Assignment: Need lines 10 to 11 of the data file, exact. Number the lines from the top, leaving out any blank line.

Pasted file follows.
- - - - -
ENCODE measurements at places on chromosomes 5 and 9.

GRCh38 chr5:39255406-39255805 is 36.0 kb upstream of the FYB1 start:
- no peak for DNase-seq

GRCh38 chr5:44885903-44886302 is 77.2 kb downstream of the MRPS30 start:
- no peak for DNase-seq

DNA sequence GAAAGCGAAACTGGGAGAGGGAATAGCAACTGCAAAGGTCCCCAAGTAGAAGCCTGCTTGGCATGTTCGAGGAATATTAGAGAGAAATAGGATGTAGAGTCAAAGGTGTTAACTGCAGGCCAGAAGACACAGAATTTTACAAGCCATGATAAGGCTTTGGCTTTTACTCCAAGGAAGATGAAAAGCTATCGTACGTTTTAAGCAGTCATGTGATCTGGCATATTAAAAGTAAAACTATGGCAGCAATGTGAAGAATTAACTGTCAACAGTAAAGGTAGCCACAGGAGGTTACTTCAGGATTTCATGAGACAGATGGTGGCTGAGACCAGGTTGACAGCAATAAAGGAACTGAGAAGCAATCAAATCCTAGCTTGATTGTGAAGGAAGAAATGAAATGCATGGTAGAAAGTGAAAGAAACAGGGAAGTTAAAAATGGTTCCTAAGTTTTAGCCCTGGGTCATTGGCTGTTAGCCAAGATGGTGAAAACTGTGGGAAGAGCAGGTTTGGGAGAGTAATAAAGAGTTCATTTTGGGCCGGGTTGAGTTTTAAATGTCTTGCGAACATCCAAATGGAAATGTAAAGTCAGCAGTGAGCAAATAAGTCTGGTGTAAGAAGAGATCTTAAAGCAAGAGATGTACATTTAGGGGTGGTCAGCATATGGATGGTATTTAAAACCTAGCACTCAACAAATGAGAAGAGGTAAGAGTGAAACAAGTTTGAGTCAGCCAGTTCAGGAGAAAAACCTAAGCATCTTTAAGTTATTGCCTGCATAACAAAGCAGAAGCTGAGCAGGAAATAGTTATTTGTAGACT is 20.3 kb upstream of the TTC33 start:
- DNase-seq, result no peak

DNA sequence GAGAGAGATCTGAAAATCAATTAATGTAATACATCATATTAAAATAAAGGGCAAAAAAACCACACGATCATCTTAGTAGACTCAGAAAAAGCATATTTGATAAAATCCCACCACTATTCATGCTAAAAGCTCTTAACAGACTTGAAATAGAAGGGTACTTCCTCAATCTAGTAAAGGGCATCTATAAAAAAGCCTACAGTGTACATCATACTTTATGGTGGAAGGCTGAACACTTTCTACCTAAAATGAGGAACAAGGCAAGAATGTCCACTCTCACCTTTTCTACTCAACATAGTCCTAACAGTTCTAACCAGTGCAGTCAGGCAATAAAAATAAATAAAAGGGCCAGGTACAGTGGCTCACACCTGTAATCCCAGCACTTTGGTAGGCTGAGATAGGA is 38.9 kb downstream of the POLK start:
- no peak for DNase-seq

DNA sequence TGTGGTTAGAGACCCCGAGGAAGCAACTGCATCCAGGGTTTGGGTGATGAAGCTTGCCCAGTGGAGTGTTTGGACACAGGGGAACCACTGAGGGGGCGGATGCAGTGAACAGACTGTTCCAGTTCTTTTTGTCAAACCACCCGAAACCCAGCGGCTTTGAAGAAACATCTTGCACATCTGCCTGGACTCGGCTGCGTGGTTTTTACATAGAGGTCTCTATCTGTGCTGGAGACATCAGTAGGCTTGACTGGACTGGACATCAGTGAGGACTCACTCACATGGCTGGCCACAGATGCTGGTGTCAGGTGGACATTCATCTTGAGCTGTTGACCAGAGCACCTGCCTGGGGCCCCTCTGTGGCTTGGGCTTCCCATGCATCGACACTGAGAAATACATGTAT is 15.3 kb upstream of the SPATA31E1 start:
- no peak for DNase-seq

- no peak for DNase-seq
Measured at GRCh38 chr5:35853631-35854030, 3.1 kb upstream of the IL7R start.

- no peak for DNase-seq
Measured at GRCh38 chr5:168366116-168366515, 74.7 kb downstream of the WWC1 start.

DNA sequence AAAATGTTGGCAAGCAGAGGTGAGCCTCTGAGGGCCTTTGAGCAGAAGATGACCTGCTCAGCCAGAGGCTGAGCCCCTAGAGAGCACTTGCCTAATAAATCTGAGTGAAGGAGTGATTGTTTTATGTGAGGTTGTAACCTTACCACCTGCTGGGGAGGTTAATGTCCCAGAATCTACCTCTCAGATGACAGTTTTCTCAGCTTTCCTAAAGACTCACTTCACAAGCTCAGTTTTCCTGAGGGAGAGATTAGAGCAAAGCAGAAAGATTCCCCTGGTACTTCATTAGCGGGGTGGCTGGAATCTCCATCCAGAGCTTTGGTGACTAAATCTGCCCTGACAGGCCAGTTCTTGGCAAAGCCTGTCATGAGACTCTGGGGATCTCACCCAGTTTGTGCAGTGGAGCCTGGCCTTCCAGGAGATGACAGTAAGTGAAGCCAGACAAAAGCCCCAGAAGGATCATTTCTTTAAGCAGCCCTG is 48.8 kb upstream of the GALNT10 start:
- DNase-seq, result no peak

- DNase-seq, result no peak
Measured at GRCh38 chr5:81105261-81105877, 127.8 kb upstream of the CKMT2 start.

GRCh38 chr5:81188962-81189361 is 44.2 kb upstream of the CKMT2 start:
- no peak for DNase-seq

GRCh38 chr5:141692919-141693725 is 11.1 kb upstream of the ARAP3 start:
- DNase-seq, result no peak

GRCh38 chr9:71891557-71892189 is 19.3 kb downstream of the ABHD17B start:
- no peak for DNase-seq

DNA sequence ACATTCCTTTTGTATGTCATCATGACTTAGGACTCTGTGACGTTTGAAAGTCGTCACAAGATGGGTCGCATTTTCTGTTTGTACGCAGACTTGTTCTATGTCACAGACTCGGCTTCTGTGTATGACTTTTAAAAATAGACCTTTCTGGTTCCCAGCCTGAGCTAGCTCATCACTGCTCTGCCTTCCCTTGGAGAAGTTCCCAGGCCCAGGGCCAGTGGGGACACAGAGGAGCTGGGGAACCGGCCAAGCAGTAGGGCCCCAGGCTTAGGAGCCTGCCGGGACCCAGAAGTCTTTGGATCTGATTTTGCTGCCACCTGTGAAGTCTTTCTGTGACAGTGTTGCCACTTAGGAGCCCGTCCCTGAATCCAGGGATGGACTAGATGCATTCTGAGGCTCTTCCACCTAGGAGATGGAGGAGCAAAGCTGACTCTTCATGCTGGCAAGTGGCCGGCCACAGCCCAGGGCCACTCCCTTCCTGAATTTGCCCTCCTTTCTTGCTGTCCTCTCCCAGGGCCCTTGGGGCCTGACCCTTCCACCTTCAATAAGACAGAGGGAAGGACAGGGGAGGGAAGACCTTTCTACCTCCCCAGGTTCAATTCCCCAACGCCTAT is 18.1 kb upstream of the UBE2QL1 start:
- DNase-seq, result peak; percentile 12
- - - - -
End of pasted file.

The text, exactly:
DNA sequence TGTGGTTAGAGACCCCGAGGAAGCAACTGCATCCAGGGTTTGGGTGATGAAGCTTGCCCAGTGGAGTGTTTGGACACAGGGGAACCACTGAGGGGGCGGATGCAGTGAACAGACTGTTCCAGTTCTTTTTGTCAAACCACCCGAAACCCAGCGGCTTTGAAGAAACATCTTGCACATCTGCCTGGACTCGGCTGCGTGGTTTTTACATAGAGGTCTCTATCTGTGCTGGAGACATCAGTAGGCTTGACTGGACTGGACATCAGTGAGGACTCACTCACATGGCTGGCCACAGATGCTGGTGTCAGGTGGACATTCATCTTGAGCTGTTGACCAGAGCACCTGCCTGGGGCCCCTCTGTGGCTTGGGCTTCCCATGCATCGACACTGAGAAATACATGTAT is 15.3 kb upstream of the SPATA31E1 start:
- no peak for DNase-seq